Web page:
Skin Cancer

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Chapter: Anatomy and Physiology for Health Professionals: Support and Movement: Integumentary System

1. What type of skin cancer is the most malignant? 2. What is the rule used for recognizing melanoma?

Skin Cancer

Skin cancers originating from epithelial cells are called cutaneous carcinomas (squamous cell carcinomas or basal cell carcinomas), whereas those arising from melanocytes are cutaneous melanomas (melanocar-cinomas or malignant melanomas). The UV rays of the sun can cause skin cancer, usually on the head and neck because they are the areas most exposed. Fair-skinned people and elderly people are the most likely candidates for skin cancer. The use of sunscreen or sunblock of minimum SPF-15 may protect against sunburn (including UVA and UVB rays), but not ­completely against skin cancer. Genetic factors and hormones may influence a person’s chance for devel-oping skin cancer. Although very common, skin can-cer is one of the easiest forms of cancer to diagnose and treat. When detected and treated early, survival rates are high. The three types of skin cancer, named for the specific epidermal­ cells in which they originate, are:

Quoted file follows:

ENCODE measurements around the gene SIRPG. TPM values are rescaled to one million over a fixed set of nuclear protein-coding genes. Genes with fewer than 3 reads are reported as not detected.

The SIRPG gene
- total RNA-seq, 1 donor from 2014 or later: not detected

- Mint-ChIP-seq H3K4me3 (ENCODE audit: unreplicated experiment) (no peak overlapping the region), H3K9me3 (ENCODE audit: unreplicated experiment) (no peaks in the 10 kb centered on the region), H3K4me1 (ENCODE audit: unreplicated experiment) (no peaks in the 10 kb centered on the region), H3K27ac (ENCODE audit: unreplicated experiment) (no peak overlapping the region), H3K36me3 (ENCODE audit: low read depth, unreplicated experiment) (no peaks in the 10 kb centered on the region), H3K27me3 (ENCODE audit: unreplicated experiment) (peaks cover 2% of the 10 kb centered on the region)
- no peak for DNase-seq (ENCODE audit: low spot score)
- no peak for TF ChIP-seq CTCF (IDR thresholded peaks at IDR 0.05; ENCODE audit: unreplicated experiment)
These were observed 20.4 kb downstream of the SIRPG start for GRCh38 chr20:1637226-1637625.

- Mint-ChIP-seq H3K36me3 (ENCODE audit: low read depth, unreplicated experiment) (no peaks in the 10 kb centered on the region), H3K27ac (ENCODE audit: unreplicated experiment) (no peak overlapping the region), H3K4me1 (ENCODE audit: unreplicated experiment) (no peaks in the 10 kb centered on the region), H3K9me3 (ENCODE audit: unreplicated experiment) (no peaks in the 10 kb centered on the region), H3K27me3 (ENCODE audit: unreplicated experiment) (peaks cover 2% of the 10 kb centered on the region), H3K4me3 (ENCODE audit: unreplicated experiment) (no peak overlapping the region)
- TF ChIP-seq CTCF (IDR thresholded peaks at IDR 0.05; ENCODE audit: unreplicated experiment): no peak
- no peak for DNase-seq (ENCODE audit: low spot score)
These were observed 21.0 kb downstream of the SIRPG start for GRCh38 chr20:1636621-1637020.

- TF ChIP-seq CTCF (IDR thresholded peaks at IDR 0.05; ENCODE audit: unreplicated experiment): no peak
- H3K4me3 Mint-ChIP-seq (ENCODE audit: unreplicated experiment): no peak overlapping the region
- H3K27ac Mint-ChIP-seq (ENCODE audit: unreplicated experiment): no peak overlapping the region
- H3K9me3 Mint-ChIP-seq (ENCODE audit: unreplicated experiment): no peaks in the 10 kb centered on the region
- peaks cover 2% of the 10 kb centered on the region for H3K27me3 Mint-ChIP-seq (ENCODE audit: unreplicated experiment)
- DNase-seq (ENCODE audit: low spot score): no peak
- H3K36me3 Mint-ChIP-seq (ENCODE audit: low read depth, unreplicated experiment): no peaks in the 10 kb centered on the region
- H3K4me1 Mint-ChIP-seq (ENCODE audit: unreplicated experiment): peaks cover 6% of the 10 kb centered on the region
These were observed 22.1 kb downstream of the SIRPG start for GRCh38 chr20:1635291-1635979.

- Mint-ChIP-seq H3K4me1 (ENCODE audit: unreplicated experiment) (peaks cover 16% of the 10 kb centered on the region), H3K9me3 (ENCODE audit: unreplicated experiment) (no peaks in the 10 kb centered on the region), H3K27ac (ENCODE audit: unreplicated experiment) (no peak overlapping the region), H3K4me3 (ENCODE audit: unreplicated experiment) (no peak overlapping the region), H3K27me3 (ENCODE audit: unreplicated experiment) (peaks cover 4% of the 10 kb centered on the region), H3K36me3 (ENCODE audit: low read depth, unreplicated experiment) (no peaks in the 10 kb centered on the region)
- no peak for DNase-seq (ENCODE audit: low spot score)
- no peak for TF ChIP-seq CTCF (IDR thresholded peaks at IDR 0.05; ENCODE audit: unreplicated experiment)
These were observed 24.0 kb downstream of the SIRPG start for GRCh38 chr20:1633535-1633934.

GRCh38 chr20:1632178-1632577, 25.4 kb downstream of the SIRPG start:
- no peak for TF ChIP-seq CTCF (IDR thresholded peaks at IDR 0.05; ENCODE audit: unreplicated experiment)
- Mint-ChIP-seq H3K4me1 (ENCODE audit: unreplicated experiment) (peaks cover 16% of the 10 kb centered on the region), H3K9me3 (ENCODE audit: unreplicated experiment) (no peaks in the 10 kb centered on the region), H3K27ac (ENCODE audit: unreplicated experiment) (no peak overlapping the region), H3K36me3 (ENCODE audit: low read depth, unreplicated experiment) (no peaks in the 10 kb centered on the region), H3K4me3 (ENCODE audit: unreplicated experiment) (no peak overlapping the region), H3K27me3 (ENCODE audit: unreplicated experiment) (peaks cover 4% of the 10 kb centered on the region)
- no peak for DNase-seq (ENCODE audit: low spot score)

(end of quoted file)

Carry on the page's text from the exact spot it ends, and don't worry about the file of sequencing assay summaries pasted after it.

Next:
■■ Basal cell carcinoma: The most common yet least dangerous type, it begins in the stratum basale, invading the dermis. A small, shiny lesion appears as a “bump” on the skin, which enlarges to form a central depression with a beaded, pearl like edge (FIGURE 6-9).

Squamous cell carcinoma: It begins in the keratino-cytes of the stratum spinosum; the lesion appears raised, reddened, and scaly, forming a concave ulcer with edges that are raised (FIGURE 6-10).

Early detection and surgical removal raises the survival rate, but this cancer often metastasizes to the lymph nodes to become potentially fatal.

■■ Malignant melanoma: This much more serious form of skin cancer is increasing in incidence. It often starts in the melanocytes of a preexisting mole, metastasizing quickly. It is often fatal if not treated immediately. The lesion appears as a large, flat, dark-colored patch that spreads and has a “scalloped” border (FIGURE 6-11). According to the American Cancer Society, the ABCD Rule should be used for recognizing melanoma:

·           Asymmetry: The two sides of a mole or pig-mented spot do not match

·           Border irregularity: The lesion’s borders have indentations

·           Color: There are several colors in the pig-mented spot, such as black, brown, tan, and occasionally blue or red

·           Diameter: The lesion is larger than a pencil eraser (approximately 6 mm in diameter)

1. What type of skin cancer is the most malignant?

2. What is the rule used for recognizing melanoma?

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